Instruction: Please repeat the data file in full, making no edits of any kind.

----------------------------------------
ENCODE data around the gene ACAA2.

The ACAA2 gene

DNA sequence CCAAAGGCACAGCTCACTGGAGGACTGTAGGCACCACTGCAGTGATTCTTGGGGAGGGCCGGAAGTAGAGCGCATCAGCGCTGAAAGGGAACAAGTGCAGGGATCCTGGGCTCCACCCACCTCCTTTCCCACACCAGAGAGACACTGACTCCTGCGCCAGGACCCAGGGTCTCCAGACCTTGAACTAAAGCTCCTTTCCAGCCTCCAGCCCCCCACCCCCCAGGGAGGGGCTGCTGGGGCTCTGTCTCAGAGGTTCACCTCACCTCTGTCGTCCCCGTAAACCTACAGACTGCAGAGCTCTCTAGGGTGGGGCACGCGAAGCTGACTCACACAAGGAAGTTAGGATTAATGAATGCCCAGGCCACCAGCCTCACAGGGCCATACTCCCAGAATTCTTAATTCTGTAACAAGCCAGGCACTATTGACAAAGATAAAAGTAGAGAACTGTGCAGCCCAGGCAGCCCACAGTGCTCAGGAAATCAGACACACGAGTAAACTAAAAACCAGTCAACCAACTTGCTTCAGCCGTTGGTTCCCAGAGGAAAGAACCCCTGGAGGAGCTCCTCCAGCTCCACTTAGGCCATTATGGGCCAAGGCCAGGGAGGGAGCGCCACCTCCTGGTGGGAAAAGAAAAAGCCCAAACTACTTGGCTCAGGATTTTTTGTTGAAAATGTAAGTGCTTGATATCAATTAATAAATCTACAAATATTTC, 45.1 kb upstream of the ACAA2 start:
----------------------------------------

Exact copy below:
ENCODE data around the gene ACAA2.

The ACAA2 gene

DNA sequence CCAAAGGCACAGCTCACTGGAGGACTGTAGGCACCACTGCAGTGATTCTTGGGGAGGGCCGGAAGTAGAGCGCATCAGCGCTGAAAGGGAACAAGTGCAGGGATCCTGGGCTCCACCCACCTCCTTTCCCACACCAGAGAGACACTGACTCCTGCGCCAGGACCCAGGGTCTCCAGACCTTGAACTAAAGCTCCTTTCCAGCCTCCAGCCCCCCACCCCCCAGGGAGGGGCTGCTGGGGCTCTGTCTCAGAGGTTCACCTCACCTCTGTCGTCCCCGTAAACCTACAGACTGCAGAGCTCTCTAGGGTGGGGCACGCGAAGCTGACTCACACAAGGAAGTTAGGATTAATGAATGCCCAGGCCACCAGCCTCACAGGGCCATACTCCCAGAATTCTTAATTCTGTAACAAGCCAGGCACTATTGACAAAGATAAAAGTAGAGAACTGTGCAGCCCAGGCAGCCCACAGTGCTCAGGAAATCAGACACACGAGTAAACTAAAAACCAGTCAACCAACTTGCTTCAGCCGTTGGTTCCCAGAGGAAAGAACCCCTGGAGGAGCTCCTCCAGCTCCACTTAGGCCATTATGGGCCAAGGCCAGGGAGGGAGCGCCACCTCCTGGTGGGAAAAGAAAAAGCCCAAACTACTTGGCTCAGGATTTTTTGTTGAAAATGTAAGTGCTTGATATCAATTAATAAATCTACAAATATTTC, 45.1 kb upstream of the ACAA2 start: